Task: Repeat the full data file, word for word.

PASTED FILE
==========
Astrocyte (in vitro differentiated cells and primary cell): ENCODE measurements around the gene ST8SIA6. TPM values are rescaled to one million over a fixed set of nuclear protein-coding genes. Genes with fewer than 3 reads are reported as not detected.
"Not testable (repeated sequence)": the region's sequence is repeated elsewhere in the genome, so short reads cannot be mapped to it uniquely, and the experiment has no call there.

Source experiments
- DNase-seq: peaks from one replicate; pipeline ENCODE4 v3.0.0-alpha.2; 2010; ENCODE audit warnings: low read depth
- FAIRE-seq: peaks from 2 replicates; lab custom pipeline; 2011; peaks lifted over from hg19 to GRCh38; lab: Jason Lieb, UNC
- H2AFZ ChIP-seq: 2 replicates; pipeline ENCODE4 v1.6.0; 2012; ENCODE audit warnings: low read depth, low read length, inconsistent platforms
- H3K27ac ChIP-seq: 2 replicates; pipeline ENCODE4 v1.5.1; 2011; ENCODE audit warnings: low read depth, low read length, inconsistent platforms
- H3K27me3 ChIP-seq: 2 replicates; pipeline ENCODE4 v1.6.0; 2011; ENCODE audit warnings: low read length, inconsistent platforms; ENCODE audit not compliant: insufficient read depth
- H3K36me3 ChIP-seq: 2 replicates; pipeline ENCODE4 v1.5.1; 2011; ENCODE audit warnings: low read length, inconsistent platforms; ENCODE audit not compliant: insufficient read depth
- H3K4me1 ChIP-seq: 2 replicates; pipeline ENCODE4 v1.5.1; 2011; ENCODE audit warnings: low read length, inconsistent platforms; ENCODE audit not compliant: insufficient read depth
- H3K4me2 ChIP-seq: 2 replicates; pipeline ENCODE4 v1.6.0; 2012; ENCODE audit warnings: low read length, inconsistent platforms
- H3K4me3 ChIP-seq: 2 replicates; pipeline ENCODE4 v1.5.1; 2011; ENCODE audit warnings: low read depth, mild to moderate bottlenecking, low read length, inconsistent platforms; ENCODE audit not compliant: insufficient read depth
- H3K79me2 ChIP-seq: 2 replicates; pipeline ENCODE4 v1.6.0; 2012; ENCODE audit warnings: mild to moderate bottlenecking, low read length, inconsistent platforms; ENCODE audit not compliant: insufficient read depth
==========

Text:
Astrocyte (in vitro differentiated cells and primary cell): ENCODE measurements around the gene ST8SIA6. TPM values are rescaled to one million over a fixed set of nuclear protein-coding genes. Genes with fewer than 3 reads are reported as not detected.
"Not testable (repeated sequence)": the region's sequence is repeated elsewhere in the genome, so short reads cannot be mapped to it uniquely, and the experiment has no call there.

Source experiments
- DNase-seq: peaks from one replicate; pipeline ENCODE4 v3.0.0-alpha.2; 2010; ENCODE audit warnings: low read depth
- FAIRE-seq: peaks from 2 replicates; lab custom pipeline; 2011; peaks lifted over from hg19 to GRCh38; lab: Jason Lieb, UNC
- H2AFZ ChIP-seq: 2 replicates; pipeline ENCODE4 v1.6.0; 2012; ENCODE audit warnings: low read depth, low read length, inconsistent platforms
- H3K27ac ChIP-seq: 2 replicates; pipeline ENCODE4 v1.5.1; 2011; ENCODE audit warnings: low read depth, low read length, inconsistent platforms
- H3K27me3 ChIP-seq: 2 replicates; pipeline ENCODE4 v1.6.0; 2011; ENCODE audit warnings: low read length, inconsistent platforms; ENCODE audit not compliant: insufficient read depth
- H3K36me3 ChIP-seq: 2 replicates; pipeline ENCODE4 v1.5.1; 2011; ENCODE audit warnings: low read length, inconsistent platforms; ENCODE audit not compliant: insufficient read depth
- H3K4me1 ChIP-seq: 2 replicates; pipeline ENCODE4 v1.5.1; 2011; ENCODE audit warnings: low read length, inconsistent platforms; ENCODE audit not compliant: insufficient read depth
- H3K4me2 ChIP-seq: 2 replicates; pipeline ENCODE4 v1.6.0; 2012; ENCODE audit warnings: low read length, inconsistent platforms
- H3K4me3 ChIP-seq: 2 replicates; pipeline ENCODE4 v1.5.1; 2011; ENCODE audit warnings: low read depth, mild to moderate bottlenecking, low read length, inconsistent platforms; ENCODE audit not compliant: insufficient read depth
- H3K79me2 ChIP-seq: 2 replicates; pipeline ENCODE4 v1.6.0; 2012; ENCODE audit warnings: mild to moderate bottlenecking, low read length, inconsistent platforms; ENCODE audit not compliant: insufficient read depth